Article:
So neglecting politics, what's the next thing to implement in assembler?
 

Offline true

  • Frequent Contributor
  • **
  • Posts: 296
  • Country: us
  • INTERNET
Re: One Dollar One Minute ARM Development
« Reply #241 on: October 03, 2014, 06:46:36 am »
Some may have noticed the PSOC promotion is over. My $1 chips would cost over $4 with shipping now so good thing I got in under the wire.
~$2.50/ea, free shipping direct from Cypress... not sure why you keep saying >= $4...
 

Offline miguelvp

  • Super Contributor
  • ***
  • Posts: 5549
  • Country: us
Re: One Dollar One Minute ARM Development
« Reply #242 on: October 03, 2014, 06:51:55 am »
Some may have noticed the PSOC promotion is over. My $1 chips would cost over $4 with shipping now so good thing I got in under the wire.
~$2.50/ea, free shipping direct from Cypress... not sure why you keep saying >= $4...

I know, I brought that up about 3 times already.
 

Offline paulie

  • Frequent Contributor
  • **
  • Banned!
  • Posts: 849
  • Country: us
Re: One Dollar One Minute ARM Development
« Reply #243 on: October 03, 2014, 11:28:03 am »
Because that's what mouser charged when I went back to purchase more for a friend (3.28*5=15.4 +5.99=22.39 /5= $4.48 each):

http://www.mouser.com/ProductDetail/Cypress-Semiconductor/CY8C4245PVI-482/?qs=sGAEpiMZZMuoKKEcg8mMKCq3qKLhcxNGDk4txzttb8I%3d

Closer to $5 at Digikey. If someone had mentioned here that free shipping was available from Cypress I could have cut my expenses in half.
 

Offline paulie

  • Frequent Contributor
  • **
  • Banned!
  • Posts: 849
  • Country: us
Re: One Dollar One Minute ARM Development
« Reply #244 on: October 03, 2014, 07:33:36 pm »
So neglecting politics, what's the next thing to implement in assembler?

More like religion if you ask me. I shouldn't complain because if it weren't for "white market" suckers to support development and infrastructure us black marketeers would be left out in the cold.

To answer your question I've managed to get a crude logic analyzer implemented in 103c and trying to port to STM8. 25 cent LA!

Meanwhile, in addition to the LPC demo I posted on page one earlier this week, the STM8 dummy demo in reply #5 slot has been updated with one that actually toggles the LED. Still only 3 instructions. On request a photo of the setup has been added:

 

Offline paulie

  • Frequent Contributor
  • **
  • Banned!
  • Posts: 849
  • Country: us
Re: One Dollar One Minute ARM Development
« Reply #245 on: October 03, 2014, 09:45:13 pm »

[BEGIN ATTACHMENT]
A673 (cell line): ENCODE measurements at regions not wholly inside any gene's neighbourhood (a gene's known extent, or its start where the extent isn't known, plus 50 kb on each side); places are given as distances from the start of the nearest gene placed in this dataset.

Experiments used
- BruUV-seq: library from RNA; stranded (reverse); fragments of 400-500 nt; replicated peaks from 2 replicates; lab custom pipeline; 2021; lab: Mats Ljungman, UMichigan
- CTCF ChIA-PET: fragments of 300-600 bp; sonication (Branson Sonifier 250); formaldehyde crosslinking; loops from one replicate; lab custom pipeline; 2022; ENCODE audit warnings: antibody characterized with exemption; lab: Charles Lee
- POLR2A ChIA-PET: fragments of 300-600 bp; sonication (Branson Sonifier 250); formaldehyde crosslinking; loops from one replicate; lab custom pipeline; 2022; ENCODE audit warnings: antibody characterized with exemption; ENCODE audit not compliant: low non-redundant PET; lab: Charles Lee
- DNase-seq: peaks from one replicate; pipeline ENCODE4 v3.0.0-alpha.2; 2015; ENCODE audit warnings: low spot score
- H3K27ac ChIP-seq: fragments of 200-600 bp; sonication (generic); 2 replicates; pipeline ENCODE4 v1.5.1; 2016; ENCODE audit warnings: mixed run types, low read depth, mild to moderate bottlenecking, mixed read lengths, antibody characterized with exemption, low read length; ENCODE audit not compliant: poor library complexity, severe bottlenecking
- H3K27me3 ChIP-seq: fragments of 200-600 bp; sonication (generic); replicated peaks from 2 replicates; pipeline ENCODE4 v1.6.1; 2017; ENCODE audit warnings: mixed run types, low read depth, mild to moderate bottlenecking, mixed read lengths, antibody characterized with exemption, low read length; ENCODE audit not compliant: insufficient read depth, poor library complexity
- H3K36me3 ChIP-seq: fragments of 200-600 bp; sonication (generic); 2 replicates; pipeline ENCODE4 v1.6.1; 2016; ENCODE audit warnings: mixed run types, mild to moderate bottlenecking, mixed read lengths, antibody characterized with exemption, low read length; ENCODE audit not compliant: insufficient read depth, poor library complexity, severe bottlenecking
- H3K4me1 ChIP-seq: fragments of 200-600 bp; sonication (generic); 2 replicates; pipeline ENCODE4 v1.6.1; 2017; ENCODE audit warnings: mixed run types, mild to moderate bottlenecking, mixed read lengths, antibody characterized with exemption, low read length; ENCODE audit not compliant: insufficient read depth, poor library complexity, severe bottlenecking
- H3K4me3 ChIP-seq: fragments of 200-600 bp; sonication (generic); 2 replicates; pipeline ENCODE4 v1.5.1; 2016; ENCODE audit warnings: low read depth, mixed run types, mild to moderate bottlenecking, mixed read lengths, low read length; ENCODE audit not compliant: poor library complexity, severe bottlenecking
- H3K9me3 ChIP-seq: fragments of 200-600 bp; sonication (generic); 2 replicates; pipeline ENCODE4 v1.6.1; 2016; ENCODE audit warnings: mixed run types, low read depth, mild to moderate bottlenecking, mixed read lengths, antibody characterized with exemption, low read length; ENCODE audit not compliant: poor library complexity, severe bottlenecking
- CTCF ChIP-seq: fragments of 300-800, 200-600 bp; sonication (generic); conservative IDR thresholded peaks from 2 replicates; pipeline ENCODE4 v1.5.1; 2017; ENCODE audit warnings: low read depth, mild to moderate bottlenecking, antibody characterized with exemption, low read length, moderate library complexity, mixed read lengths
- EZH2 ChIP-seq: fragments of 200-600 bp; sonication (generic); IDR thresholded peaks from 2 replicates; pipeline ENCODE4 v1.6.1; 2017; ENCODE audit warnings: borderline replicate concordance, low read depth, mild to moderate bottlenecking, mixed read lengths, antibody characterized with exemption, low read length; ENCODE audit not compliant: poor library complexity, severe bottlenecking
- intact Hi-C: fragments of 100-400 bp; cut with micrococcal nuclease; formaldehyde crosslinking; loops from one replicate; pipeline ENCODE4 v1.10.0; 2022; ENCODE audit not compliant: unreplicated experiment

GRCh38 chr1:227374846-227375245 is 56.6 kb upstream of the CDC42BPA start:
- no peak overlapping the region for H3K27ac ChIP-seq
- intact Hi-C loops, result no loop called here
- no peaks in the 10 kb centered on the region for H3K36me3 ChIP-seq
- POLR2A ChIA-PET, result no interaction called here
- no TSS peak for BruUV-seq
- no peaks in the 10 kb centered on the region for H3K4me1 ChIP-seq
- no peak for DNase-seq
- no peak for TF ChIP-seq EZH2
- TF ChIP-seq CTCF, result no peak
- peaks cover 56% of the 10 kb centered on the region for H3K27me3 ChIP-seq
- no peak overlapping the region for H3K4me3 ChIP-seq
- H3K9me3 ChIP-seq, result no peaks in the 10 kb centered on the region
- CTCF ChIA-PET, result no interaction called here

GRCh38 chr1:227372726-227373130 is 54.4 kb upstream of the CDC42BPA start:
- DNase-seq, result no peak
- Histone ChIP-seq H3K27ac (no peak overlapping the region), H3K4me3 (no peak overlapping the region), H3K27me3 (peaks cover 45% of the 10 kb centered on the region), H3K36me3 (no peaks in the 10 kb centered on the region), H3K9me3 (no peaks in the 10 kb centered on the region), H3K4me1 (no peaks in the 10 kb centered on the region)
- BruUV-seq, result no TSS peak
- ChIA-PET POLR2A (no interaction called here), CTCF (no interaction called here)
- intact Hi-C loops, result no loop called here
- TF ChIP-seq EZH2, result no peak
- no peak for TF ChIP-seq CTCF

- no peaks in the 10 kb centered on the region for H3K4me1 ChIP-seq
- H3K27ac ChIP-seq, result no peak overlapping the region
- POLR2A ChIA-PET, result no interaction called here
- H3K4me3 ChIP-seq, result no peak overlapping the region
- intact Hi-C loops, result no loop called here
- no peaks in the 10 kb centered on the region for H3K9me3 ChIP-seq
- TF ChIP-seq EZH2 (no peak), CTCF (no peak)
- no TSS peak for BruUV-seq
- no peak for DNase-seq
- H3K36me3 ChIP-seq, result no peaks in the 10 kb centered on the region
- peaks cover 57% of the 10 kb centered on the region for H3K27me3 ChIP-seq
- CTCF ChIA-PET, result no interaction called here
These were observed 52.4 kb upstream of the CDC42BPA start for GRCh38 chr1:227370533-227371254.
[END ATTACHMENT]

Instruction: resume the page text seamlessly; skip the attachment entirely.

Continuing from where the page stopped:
Some of the Silabs EFM32ZG chips are pretty close to a dollar (even in singles) and come with a UART bootloader for low-cost programming. But they're in QFN's which might be a show stopper for some,

Thanks for the hint. I ordered EFM32ZG110F32-QFN24 as soon as you suggested them and they just arrived. Even with shipping and in single they are little more than a buck. 8k version 80 cents. Totally weird pricing schedule. Amazingly almost no difference in price between 1 or 100 pieces and 32k vs 8k.

QFN is not a big problem at all. In fact with a dab of paste and cheap heat gun even easier because there's no soldering iron involved. The 24 pin fit right in place on those generic QFP boards. They look like a very good deal and can't wait to try these out. Now to download some manuals and learn how to program. Thanks again for finding new candidates for the 1$ 1 minute club.
« Last Edit: October 03, 2014, 11:02:56 pm by paulie »
 

Offline SirNick

  • Frequent Contributor
  • **
  • Posts: 589
Re: One Dollar One Minute ARM Development
« Reply #246 on: October 03, 2014, 10:44:01 pm »
QFN is not a big problem at all. In fact with a dab of paste and cheap heat gun even easier because there's no soldering iron involved.

Amen to that.  I got one of those OSH Stencils too.  My dev board was the first time I've used many of the SMD packages, with only a few trial runs with TSSOP parts before it.  The whole process went very smoothly.  Had a few solder bridges to clean up due to using too much paste, but that was easy to fix.  The most time-consuming thing was sorting through my parts to find the R and C values I needed.  Definitely makes me think twice about doing through-hole stuff any more than I have to.
 

Offline miguelvp